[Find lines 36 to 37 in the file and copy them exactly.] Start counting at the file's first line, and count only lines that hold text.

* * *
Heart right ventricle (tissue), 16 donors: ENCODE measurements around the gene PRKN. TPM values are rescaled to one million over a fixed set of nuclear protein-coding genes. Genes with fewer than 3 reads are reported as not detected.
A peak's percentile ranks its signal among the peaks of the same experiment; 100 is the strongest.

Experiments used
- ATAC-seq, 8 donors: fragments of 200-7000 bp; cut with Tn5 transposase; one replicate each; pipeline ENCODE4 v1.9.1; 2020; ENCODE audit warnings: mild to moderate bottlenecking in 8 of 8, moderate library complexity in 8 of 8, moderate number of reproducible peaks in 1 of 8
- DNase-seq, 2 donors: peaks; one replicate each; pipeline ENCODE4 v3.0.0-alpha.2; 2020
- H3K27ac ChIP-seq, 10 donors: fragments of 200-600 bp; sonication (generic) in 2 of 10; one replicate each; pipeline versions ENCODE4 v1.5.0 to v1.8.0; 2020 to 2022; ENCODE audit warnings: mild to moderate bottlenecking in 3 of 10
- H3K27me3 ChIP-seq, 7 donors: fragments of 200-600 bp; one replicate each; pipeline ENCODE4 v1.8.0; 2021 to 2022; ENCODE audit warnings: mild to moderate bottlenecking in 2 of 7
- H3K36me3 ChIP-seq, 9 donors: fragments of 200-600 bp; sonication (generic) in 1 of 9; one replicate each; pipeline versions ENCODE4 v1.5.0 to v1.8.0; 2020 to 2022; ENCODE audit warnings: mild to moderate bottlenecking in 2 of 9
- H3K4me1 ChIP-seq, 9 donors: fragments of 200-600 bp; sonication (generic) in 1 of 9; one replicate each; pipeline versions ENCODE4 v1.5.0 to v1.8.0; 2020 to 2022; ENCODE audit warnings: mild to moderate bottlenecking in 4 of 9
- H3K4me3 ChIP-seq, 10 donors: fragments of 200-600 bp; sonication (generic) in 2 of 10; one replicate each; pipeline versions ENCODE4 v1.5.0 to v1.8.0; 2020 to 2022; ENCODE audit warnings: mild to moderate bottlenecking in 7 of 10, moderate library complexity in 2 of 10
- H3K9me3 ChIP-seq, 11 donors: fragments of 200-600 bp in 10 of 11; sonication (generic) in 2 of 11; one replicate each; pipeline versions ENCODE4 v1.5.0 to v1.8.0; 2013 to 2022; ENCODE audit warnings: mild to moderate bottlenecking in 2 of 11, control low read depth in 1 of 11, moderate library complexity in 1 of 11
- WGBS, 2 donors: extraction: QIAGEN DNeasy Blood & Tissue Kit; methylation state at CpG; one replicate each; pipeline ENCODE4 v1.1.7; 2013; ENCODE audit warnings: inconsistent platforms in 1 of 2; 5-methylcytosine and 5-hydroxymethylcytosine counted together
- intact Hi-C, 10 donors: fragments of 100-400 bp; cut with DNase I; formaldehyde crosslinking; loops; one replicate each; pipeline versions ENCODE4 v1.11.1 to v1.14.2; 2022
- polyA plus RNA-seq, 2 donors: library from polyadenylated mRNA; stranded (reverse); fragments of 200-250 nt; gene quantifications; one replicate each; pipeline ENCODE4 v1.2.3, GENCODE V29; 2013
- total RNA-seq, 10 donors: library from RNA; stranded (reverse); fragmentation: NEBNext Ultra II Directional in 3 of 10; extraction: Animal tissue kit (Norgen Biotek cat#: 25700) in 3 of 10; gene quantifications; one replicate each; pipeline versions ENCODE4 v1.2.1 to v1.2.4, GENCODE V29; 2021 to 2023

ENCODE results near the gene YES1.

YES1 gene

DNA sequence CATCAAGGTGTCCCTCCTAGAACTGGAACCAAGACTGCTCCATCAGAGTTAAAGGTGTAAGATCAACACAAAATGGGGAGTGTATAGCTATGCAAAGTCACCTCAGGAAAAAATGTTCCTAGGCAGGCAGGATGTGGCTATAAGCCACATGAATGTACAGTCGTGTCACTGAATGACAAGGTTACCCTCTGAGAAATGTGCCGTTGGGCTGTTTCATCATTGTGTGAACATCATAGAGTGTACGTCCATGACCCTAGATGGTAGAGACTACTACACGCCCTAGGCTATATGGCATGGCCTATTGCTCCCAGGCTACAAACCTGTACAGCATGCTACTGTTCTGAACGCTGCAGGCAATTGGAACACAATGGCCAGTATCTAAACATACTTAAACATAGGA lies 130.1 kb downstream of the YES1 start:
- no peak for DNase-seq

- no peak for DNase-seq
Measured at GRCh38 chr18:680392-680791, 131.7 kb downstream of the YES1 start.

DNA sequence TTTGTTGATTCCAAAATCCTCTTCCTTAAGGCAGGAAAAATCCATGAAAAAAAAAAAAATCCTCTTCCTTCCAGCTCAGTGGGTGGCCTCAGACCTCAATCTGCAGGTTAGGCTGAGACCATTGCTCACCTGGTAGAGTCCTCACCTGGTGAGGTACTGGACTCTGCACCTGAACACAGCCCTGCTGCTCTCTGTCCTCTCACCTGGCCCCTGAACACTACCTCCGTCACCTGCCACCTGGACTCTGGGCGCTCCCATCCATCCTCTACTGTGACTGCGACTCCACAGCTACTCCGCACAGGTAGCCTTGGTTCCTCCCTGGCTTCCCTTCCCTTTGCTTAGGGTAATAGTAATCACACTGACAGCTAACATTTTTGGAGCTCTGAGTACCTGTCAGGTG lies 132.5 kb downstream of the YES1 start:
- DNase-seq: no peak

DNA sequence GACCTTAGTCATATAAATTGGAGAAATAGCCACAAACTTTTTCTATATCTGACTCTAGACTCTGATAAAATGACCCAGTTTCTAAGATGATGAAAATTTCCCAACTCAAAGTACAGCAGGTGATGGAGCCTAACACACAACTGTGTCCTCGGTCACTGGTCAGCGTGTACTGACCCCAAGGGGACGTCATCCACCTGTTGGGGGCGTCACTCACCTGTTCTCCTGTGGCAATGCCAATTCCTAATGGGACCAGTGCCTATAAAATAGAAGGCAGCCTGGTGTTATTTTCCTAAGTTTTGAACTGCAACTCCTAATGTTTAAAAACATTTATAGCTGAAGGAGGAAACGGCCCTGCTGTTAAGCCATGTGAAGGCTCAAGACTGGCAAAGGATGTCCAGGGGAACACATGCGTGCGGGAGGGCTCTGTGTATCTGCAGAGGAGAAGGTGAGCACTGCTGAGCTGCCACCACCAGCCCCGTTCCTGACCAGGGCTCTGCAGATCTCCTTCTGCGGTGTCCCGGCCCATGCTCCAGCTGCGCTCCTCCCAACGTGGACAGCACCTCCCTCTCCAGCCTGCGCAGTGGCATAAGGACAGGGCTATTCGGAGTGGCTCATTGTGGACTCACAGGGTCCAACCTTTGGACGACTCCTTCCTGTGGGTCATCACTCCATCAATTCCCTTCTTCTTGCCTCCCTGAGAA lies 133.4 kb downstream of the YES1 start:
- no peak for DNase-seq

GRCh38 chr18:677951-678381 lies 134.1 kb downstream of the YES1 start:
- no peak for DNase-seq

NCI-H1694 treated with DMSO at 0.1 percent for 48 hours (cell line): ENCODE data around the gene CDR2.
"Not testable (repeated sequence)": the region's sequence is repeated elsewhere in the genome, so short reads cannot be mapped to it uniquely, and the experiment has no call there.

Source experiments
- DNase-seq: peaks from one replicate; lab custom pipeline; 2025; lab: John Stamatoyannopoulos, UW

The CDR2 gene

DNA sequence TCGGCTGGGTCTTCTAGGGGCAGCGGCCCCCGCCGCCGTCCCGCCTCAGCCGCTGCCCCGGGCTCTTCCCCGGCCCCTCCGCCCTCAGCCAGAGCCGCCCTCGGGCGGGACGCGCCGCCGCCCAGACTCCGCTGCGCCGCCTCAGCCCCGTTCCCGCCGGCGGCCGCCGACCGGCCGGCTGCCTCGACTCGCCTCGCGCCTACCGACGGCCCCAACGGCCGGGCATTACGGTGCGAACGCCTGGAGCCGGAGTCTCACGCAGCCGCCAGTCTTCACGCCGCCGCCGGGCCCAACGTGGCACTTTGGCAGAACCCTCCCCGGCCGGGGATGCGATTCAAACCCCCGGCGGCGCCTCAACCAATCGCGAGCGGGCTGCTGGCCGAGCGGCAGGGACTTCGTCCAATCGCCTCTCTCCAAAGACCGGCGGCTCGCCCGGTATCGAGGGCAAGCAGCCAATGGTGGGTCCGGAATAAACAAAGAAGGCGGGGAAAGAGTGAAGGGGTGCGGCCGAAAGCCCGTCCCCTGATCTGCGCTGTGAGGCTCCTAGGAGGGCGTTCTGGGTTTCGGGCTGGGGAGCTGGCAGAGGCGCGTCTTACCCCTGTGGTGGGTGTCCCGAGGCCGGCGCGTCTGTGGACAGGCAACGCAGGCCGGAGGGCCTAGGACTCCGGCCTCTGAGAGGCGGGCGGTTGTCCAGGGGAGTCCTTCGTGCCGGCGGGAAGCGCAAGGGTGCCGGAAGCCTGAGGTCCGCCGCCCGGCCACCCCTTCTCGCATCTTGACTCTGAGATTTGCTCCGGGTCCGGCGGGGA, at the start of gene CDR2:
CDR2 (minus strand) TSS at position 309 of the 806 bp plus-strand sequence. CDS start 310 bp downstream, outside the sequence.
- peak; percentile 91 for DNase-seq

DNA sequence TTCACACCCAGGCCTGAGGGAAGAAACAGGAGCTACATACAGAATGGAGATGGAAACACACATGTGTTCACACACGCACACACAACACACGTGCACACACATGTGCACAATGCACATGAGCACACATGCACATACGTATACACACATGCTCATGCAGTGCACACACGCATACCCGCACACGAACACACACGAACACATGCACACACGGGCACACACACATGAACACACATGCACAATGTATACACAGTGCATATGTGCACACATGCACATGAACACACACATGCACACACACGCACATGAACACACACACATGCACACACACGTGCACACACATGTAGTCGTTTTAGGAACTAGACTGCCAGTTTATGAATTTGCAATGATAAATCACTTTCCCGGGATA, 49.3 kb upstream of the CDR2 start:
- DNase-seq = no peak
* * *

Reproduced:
DNA sequence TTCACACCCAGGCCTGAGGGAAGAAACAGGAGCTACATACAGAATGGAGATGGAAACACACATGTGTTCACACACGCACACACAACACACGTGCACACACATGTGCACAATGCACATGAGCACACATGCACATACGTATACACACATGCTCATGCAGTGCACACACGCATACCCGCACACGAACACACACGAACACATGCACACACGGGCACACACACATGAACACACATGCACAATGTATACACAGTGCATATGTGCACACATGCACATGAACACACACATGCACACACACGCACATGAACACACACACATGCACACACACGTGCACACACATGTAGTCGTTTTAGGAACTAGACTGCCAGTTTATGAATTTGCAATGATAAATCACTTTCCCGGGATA, 49.3 kb upstream of the CDR2 start:
- DNase-seq = no peak